“It has become second nature to connect various apps like Instagram, SocialCam, Angry Birds, CityVille, and Spotify to your Facebook ID. You just click ‘agree’ without even really knowing what you are agreeing to. What you don’t realize is that social apps linked to your Facebook profile can pretty much track your and your friends’ whole life.”
This quote, from Christian Sigl (co-founder of secure.me, which is now part of AVAST), originally appeared in Mashable in September, 2012.
Back then, we wanted to give users a heads-up and create awareness to think twice before sharing personal data with apps – regardless if via smartphone or the Web. Part of the message was that you never know what can happen with your data and in whose hands it could end up in.
Today, we know where the data went: The NSA and its British counterpart, GCHQ, have accessed data from Angry Birds and other smartphone and tablet apps, including sensitive information like age, location, education level and sexual orientation. The data accessed was collected directly from phones including geolocation, handset model, handset ID, software version and more – but personal information like sexual orientation, age and education level probably came from social media connect options.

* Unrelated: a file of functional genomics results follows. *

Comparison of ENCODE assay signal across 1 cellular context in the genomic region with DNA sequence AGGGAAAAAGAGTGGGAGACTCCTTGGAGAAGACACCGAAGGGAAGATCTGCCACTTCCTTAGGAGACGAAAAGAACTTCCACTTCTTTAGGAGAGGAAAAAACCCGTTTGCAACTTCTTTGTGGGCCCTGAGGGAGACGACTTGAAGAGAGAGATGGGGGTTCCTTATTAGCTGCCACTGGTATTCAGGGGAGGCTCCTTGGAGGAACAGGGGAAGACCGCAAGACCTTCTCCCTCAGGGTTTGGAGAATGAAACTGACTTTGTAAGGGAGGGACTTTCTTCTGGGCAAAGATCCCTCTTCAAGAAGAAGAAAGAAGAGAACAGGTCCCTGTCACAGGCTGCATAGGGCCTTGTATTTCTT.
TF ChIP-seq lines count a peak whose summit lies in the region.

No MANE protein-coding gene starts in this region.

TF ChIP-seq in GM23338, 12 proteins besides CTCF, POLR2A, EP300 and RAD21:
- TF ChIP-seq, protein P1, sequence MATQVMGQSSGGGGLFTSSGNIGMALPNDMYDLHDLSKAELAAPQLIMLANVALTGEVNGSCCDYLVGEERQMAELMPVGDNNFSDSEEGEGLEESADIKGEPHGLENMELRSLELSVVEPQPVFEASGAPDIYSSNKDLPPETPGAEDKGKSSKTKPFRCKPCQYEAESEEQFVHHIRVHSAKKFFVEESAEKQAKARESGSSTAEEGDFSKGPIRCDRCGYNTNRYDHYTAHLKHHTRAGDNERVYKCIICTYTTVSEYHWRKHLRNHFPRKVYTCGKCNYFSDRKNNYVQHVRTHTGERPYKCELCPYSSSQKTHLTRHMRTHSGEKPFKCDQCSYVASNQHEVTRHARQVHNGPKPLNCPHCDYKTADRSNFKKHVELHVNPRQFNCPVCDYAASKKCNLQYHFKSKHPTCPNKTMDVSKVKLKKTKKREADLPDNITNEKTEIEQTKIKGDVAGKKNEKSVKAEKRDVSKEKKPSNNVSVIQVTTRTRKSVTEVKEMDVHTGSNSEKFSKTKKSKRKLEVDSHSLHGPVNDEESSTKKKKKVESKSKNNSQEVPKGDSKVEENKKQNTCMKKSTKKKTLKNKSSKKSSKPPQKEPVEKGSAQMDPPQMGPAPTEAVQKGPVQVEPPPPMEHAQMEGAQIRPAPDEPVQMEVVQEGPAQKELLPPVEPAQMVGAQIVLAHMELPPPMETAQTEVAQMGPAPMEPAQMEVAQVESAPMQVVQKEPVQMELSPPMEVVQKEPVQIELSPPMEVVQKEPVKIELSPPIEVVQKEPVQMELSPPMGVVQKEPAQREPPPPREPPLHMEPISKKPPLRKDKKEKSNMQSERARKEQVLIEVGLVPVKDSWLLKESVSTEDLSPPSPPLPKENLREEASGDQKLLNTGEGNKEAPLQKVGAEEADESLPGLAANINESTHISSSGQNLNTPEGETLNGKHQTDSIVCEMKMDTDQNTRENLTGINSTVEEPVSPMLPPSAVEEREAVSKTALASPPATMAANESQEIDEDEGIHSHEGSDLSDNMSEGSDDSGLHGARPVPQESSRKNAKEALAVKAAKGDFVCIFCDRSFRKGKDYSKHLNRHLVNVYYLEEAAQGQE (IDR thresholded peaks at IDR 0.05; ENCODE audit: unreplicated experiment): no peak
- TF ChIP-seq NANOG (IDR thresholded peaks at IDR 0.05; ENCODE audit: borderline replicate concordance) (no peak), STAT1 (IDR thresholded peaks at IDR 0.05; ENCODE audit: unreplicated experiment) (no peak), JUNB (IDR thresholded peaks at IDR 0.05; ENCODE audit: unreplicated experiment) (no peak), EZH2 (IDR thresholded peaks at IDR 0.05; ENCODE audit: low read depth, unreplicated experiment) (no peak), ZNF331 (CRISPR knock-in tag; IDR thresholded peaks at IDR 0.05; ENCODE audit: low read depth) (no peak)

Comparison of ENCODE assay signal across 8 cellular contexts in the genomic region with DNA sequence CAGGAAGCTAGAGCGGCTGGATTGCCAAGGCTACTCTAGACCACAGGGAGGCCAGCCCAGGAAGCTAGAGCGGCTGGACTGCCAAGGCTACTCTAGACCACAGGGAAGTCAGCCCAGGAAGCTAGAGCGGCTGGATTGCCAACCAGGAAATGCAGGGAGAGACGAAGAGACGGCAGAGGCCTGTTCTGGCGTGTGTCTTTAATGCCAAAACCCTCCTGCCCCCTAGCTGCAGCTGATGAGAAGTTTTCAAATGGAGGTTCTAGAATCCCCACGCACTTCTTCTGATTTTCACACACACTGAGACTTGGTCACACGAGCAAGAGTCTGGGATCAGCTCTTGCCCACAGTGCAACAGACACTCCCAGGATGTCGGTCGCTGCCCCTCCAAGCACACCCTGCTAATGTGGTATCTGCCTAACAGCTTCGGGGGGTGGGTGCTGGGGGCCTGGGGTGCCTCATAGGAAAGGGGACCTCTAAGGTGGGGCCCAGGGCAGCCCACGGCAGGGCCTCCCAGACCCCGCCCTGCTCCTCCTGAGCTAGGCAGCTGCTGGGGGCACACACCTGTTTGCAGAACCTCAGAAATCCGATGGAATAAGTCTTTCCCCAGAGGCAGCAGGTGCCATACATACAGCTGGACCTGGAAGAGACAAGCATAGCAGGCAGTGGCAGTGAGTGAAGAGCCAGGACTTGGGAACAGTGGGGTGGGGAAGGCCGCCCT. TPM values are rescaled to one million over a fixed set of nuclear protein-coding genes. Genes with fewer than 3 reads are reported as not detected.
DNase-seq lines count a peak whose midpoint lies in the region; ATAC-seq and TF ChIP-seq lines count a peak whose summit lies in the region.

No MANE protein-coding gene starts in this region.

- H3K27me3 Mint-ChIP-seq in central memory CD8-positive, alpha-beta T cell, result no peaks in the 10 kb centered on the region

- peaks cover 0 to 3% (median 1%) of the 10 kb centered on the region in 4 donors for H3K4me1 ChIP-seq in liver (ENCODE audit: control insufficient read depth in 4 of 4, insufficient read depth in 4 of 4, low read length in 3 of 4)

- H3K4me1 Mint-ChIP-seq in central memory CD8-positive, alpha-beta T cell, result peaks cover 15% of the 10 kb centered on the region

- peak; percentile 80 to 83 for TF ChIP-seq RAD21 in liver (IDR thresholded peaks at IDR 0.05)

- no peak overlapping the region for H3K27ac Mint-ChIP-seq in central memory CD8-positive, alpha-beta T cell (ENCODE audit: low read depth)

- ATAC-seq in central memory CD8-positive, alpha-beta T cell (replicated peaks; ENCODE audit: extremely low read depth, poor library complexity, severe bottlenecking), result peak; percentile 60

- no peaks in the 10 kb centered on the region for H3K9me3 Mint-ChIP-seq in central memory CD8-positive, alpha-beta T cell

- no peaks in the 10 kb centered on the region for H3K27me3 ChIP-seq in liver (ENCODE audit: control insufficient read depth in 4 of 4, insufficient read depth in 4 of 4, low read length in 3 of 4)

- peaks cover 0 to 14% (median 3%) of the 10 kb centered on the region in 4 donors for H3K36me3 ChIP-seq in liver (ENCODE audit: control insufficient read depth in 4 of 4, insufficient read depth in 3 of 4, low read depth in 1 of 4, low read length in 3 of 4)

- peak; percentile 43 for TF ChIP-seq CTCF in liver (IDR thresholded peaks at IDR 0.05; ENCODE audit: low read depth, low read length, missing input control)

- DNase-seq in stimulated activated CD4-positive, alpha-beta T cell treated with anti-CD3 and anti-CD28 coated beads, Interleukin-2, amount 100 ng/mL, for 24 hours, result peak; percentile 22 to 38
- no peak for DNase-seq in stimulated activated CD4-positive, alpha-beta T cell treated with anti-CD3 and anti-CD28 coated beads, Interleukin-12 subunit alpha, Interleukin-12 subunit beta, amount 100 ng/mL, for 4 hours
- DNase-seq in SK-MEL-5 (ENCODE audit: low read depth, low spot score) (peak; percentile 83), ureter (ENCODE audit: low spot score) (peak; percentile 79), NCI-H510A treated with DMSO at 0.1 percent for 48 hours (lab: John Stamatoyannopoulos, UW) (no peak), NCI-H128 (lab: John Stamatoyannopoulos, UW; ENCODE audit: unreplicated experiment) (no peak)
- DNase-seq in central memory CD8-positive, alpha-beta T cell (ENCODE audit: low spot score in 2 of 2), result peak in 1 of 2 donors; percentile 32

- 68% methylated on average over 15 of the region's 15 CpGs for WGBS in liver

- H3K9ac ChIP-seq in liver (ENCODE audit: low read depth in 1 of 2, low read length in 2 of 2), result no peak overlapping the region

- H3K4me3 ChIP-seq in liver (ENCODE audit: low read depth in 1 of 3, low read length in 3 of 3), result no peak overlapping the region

Rovio, the company behind Angry Birds, has reacted and denied that they provide data to the NSA. Instead, they point out that they will rethink relationships with the ad networks they work with. “The alleged surveillance may be conducted through third party advertising networks used by millions of commercial web sites and mobile applications across all industries,” Rovio announced.
Regardless of how this data landed on NSA desks, giving away your customer’s personally identifiable information to a third-party organization is never a good move.
Users couldn’t really have done anything to avoid their data from ending up with the NSA, the only preventative action that could have been taken would have been limiting the amount of personal data that could be collected from social networks. Social network data isn’t meta data, this is information people share voluntarily. So of course, we know today that the NSA can access very sensitive and personal information if they want to – they will find a way if you’re of interest to them. Most of us aren’t though and one thing you can do to limit the amount of data that’s collected is to avoid online oversharing with apps and social networks.
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